Canoeists stop here en route to ‘manhood’

Niska Calm Wind, 16, Lance Vargas-Solis, 17, and Wasaskun Wuttunee, 20, aren’t taking lightly their approach to manhood. In fact, it could be said they’ve paddled for miles in order to get there.
The young trio, who hail from British Columbia, Alberta, and Sioux Lookout, Ont. respectively, along with their mentor, Stephane Wuttunee, 30, of Calgary, made a stopover here last week before heading onto Rainy Lake for the next leg of the unique journey that began June 21 in Edmonton.
The foursome, who are Cree and related to each other, hope to reach Old Port Marine in Quebec sometime in November.
“It’s a rite of passage, a commemorative process of entry into manhood for young men,” said Stephane Wuttunee, who made a similar journey on his own in 1991.
“They began as young guys and now they’re older young guys,” he noted. “They had to rely on me a lot in the beginning but now they have become more independent and I am very proud of them,”
Wuttunee said he and his young trio have balanced nights in the wilderness with the occasional hotel room or boarder. Dry food rations also have been tempered with trips to the grocery store in communities along the way.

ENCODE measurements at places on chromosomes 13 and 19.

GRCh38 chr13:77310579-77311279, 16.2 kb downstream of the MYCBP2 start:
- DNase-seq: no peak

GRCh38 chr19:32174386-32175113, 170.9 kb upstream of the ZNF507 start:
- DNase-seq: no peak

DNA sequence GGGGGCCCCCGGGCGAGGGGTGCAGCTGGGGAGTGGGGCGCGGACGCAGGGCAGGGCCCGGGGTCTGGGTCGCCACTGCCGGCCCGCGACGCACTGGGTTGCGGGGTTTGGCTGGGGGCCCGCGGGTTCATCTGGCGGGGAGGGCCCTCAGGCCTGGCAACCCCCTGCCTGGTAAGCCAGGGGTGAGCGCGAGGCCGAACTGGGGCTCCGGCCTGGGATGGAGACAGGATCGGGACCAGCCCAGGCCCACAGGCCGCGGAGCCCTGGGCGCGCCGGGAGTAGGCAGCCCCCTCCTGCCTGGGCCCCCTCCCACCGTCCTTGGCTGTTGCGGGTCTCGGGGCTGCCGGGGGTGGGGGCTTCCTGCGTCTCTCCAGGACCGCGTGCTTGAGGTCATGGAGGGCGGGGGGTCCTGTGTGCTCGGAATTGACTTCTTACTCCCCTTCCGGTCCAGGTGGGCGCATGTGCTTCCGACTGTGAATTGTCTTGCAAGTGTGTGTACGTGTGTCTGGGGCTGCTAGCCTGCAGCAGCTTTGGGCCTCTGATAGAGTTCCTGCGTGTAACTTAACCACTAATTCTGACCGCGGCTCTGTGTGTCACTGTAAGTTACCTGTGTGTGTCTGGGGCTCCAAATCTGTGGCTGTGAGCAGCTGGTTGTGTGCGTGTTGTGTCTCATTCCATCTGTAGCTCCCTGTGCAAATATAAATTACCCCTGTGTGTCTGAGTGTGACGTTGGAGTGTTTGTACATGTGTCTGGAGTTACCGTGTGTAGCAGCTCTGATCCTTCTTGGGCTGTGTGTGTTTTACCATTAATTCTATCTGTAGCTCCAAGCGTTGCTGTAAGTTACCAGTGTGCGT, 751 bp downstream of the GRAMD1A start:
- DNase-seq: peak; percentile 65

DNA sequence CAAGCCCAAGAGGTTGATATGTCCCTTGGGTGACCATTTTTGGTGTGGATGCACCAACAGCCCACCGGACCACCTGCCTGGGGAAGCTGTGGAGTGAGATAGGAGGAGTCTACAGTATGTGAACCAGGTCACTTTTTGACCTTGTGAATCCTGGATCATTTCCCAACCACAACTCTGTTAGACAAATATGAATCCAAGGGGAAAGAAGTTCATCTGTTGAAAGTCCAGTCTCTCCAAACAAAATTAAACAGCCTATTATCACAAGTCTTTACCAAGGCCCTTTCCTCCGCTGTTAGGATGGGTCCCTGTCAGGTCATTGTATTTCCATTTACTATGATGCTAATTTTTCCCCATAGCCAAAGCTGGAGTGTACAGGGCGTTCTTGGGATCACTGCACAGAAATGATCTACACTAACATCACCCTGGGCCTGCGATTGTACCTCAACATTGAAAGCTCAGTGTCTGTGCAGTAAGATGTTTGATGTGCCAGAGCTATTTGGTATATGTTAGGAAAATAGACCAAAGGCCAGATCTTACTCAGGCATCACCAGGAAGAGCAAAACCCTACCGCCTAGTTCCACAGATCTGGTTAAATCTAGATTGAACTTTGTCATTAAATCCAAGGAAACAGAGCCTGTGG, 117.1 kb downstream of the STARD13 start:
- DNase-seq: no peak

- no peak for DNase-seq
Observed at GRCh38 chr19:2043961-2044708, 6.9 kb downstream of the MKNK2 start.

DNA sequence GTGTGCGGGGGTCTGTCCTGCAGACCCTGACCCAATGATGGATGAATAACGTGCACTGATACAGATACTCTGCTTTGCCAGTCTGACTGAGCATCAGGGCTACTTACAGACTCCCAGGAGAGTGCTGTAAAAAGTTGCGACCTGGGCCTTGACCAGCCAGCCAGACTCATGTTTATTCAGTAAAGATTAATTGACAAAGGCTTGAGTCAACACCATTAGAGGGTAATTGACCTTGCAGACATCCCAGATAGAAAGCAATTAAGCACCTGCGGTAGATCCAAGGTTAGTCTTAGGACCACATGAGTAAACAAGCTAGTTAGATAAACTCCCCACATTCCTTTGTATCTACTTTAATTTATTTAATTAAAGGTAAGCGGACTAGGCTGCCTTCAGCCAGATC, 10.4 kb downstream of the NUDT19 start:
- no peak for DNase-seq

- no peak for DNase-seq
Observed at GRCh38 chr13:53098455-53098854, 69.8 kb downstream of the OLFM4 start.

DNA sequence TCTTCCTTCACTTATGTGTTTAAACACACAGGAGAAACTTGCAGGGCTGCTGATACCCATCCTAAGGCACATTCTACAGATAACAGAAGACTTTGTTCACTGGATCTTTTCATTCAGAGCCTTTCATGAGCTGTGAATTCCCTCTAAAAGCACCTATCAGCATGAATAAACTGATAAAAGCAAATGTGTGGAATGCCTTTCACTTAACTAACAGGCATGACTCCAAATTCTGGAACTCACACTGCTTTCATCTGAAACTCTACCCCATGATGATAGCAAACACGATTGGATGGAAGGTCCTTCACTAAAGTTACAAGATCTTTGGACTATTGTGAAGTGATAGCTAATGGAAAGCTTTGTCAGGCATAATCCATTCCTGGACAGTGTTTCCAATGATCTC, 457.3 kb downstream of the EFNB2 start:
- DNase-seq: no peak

But a two-week stopover in Sioux Lookout last month to raise more money for the trip through donations from tribal councils left the canoeists well behind schedule.
As a result, they’ve been putting in 12-hour days to try and catch up.
To make matters worse, the foursome bottomed out one of their canoes on a big rock five km downstream of here.
“I have learned to live every day as if your life depended on it and when something really hard comes along, I’ve learned to think that soon it’s going to be over,” said Wuttunee’s younger brother, Wasaskun.
“I’ve learned that teamwork and people skills are important,” added Vargas-Solis. “I’ve also been getting very deep in my thoughts and planning what I want to do with my future–and coping with my past as well.
“It’s been a healing journey,” he noted.
But the journey also has made them appreciative of everyday things they once took for granted.
“I miss sleeping in,” said Calm Wind.
“I miss vegging out and watching TV,” chuckled Wasaskun Wuttunee. “But I miss my friends and family the most of all.”
Stephane Wuttunee said he longed for home-cooked meals and showers, noting bathing outdoors in the cold left a lot to be desired.
Frequent updates on the canoeists’ progress can be accessed on the web at www.canoetrip.nisa.com